Remarks Tuesday night by Kahol Lavan chief Benny Gantz are a slap in the face to democratic Israelis – Jews and Arabs alike – who yearn for a change in Israel’s dangerous political direction. During an event launching his party’s election headquarters for Arab women in Kafr Bana, Gantz said the Joint List of Arab parties couldn’t be part of any government he would form.
“There are deep disagreements between me and the List with regard to diplomatic, national and security issues,” he said. “My disagreements with its leadership are serious and unbridgeable.”
Gantz’s remarks came in response to comments by Joint List Chairman Ayman Odeh that morning. Speaking to Army Radio, Odeh said his party wouldn’t recommend that Gantz form the next government unless his party heard “a very clear statement from him against transfer and annexation” in response to U.S. President Donald Trump’s “deal of the century.”
- Gantz: I Will Not Form a Government With Arab Party
- Arab Israeli Leader Says Party Won't Back Gantz for PM if He Supports Annexation
- The Spirit of Benny Gantz's Party Is a Bit Too Viennese
Odeh was incensed that Kahol Lavan was remaining silent during what he termed Prime Minister Benjamin Netanyahu’s attacks on the Arab community. “Let Gantz say something. Does he think that we’re in his pocket?” he said.
Evidently, Gantz didn’t live up to the challenge and gave up on a Jewish-Arab partnership. It’s very possible that by rejecting a partnership with the Arabs, Gantz has slammed the door on the possibility of forming a government that would replace the Netanyahu regime.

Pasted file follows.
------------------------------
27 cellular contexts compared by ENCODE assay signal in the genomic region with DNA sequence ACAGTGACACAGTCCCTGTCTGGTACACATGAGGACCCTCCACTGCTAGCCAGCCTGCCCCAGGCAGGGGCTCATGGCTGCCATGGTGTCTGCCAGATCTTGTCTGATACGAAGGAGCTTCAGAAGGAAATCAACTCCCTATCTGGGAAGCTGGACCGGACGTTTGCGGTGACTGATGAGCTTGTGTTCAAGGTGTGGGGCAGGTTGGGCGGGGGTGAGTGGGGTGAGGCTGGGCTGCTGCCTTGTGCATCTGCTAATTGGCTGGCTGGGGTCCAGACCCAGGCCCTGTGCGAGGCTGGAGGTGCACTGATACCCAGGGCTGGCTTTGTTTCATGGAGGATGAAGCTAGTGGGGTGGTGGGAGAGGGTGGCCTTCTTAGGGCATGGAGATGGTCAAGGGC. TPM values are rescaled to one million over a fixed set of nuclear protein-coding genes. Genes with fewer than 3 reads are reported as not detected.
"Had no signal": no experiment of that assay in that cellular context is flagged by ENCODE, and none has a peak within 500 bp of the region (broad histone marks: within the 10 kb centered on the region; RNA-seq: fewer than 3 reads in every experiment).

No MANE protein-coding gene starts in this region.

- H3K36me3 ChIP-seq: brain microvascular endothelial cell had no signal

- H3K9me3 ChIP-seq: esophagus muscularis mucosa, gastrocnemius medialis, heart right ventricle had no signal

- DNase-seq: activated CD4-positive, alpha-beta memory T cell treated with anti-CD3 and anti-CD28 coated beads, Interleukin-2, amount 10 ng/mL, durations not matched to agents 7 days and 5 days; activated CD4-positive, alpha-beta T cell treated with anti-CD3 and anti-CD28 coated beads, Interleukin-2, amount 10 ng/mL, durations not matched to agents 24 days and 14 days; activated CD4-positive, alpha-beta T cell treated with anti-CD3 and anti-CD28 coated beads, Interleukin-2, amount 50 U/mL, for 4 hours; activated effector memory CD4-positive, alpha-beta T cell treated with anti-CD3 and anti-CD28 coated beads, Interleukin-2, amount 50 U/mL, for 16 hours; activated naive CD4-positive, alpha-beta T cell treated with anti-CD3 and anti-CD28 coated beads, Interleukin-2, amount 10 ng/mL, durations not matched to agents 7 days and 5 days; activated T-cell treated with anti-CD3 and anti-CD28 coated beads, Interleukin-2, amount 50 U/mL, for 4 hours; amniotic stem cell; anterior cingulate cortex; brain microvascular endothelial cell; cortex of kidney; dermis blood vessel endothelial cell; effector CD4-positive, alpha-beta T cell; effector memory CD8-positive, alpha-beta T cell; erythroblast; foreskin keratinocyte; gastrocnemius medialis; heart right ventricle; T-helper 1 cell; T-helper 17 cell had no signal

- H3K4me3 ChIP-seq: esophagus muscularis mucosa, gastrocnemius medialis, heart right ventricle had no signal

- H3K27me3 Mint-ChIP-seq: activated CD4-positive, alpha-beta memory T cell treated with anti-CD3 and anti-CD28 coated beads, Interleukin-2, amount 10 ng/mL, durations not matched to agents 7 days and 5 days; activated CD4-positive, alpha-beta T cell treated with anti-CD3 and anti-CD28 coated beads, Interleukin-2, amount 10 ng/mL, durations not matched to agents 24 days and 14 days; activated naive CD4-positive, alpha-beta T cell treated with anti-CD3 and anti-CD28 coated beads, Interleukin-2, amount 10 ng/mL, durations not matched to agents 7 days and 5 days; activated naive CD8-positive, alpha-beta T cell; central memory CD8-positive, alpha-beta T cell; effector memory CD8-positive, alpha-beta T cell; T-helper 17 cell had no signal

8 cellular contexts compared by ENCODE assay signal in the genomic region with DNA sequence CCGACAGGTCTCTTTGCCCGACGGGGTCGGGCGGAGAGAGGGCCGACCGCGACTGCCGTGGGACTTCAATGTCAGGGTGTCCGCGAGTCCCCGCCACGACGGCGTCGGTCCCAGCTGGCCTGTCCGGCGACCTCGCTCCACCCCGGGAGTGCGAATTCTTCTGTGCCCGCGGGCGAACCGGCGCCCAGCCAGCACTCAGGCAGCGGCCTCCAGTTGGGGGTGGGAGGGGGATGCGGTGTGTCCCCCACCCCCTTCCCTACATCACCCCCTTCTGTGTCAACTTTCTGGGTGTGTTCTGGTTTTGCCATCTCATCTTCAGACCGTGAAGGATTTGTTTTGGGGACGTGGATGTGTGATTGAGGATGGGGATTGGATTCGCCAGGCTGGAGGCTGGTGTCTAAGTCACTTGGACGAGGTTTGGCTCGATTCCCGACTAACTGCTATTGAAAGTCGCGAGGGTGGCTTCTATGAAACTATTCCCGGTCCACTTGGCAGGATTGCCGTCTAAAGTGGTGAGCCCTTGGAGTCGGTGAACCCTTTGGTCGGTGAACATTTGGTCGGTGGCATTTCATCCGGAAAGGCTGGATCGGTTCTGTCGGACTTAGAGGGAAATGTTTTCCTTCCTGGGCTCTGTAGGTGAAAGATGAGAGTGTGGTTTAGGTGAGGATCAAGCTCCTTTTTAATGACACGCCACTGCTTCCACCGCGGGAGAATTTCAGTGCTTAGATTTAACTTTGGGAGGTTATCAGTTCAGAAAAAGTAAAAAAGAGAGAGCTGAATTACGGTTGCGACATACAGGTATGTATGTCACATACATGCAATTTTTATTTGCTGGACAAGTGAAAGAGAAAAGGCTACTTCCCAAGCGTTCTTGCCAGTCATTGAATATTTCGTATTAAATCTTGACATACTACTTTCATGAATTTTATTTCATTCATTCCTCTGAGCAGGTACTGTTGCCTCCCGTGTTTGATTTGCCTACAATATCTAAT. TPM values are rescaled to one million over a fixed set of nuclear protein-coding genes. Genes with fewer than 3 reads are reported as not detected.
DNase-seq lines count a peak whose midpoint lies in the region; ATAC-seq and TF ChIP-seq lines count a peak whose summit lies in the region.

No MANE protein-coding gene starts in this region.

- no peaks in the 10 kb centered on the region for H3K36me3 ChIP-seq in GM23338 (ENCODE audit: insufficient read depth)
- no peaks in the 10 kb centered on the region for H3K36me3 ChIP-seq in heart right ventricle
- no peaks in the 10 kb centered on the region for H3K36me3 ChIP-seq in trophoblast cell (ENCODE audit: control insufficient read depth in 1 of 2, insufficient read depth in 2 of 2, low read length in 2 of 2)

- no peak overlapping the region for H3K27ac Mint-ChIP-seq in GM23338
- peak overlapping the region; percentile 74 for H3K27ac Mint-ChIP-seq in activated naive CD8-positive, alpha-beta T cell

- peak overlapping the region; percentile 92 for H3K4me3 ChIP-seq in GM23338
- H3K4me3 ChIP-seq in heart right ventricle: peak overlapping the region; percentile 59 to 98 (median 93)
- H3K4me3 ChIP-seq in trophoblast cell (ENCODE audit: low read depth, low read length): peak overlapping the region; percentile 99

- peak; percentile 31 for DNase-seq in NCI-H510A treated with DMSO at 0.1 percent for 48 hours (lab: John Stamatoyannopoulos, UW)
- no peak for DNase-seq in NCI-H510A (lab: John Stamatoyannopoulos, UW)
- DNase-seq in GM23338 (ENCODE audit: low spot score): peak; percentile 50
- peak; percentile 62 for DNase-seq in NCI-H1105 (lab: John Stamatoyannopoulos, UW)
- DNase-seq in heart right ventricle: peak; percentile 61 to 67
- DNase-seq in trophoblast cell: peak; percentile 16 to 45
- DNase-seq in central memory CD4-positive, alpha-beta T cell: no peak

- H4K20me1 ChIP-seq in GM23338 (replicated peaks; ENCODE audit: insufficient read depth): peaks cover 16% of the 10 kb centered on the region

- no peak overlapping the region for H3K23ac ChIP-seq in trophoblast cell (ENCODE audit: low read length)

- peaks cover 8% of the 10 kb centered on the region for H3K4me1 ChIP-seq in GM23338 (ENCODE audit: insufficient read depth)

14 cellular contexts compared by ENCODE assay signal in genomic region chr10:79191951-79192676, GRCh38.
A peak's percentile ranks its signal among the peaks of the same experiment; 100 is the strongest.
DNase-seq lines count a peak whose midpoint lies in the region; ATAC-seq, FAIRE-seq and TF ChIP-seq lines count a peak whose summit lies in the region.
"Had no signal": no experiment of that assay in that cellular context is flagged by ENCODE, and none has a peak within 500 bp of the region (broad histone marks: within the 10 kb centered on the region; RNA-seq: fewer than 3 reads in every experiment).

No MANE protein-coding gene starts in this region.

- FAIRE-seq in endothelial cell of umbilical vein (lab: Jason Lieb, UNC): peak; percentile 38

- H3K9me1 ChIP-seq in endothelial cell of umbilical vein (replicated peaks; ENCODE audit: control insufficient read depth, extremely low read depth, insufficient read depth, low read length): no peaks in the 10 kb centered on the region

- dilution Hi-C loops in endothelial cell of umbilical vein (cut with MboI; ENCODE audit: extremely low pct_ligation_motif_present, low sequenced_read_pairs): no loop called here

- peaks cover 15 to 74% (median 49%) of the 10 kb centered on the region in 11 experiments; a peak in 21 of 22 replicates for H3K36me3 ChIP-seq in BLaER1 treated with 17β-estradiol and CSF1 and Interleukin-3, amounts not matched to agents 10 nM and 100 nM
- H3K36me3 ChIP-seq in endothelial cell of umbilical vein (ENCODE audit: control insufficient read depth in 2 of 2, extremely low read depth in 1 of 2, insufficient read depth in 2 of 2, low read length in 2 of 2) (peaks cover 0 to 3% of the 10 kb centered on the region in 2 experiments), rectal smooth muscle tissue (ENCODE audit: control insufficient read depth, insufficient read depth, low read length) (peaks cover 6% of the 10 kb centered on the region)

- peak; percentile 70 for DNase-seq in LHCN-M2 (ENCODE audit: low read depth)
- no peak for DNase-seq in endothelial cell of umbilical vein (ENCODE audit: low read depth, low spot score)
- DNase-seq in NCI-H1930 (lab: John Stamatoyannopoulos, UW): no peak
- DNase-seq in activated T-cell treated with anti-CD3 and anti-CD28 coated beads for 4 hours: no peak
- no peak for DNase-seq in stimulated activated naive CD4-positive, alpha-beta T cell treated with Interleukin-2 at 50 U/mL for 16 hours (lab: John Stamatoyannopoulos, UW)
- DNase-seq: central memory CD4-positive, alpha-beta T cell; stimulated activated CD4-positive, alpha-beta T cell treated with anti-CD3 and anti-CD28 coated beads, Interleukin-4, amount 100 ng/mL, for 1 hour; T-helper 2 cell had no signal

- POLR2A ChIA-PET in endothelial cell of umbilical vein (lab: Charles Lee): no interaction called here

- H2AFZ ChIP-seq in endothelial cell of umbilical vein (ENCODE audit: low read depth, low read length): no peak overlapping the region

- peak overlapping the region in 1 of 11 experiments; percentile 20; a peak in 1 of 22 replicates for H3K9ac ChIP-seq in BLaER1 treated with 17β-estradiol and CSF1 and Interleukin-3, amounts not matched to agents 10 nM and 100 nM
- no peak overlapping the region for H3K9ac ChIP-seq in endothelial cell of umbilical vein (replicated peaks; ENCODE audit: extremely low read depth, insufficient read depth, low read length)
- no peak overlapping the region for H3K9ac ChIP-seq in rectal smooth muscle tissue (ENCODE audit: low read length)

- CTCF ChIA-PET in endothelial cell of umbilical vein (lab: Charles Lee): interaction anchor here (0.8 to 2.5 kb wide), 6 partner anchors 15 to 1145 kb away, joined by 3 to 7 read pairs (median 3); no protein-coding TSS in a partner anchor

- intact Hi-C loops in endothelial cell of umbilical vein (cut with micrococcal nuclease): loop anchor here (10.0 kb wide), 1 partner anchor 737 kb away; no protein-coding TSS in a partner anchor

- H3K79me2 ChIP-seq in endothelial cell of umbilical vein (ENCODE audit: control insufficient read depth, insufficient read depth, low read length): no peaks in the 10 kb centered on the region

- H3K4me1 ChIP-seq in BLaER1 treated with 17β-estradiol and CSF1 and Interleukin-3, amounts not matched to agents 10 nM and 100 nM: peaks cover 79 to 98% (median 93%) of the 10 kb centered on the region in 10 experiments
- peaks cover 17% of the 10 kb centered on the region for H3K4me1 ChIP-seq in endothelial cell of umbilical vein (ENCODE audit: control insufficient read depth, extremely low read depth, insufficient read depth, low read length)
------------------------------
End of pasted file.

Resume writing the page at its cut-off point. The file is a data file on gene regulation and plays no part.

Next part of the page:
Then there’s the enthusiasm with which Gantz received Trump’s Mideast plan, which calls for the annexation of parts of the West Bank, and the party leadership’s lack of a response to the racist and exclusionary remarks by Yoaz Hendel, representing the party’s right flank, in an interview with Haaretz last week. If we take all this into account, it isn’t clear what great advantage a change in government would provide.
Kahol Lavan was formed as an alternative to the right-wing government of Prime Minister Benjamin Netanyahu, but now, with little differences but certain nuances of style, it isn’t clear why Gantz’s party should be preferred over the current regime. It’s true that Gantz hasn’t been charged with corruption, but a political alternative must present a full and complete political program – not just be a cheap, pale version of what’s already in place.
After the last election, Odeh took a brave step by getting most Joint List legislators to recommend to President Reuven Rivlin that Gantz be prime minister. Odeh also presented a civic agenda aimed at improving the quality of life for Israeli Arab citizens. Gantz and Odeh could lead a dramatic change that Israel needs just as much as Israelis need air to breathe.
By cooperating they could offer a way to heal the wounds that years of the violent, racist and inflammatory Netanyahu government have inflicted on Israeli society. But by tilting rightward, Kahol Lavan has chosen to leave the Arabs’ outstretched hand hanging.
The above article is Haaretz’s lead editorial, as published in the Hebrew and English newspapers in Israel.